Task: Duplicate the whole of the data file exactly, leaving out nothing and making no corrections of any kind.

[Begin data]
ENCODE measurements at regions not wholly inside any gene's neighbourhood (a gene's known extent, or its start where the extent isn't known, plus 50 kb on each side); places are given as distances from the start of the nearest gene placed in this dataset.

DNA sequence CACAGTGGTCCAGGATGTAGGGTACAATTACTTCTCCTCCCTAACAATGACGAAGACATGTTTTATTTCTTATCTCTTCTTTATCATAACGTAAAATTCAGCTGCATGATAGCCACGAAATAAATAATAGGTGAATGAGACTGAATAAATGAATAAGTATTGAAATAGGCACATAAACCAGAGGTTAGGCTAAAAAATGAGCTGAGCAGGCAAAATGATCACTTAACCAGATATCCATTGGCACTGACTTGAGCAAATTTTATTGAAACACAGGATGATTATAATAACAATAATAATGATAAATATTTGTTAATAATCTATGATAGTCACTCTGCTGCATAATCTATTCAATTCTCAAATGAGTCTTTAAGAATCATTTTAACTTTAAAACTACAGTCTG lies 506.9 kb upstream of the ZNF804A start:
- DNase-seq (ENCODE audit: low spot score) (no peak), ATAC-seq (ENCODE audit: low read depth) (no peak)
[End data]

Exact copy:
ENCODE measurements at regions not wholly inside any gene's neighbourhood (a gene's known extent, or its start where the extent isn't known, plus 50 kb on each side); places are given as distances from the start of the nearest gene placed in this dataset.

DNA sequence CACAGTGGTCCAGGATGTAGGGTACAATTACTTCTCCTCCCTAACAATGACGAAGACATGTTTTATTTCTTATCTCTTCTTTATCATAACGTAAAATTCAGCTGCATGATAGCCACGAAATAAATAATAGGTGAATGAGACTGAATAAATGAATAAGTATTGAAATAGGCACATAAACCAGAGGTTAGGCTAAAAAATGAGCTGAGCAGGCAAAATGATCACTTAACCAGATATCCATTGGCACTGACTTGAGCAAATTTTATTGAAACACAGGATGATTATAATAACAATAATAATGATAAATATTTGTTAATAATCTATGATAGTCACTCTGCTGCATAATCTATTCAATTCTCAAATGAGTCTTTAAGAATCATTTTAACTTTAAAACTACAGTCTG lies 506.9 kb upstream of the ZNF804A start:
- DNase-seq (ENCODE audit: low spot score) (no peak), ATAC-seq (ENCODE audit: low read depth) (no peak)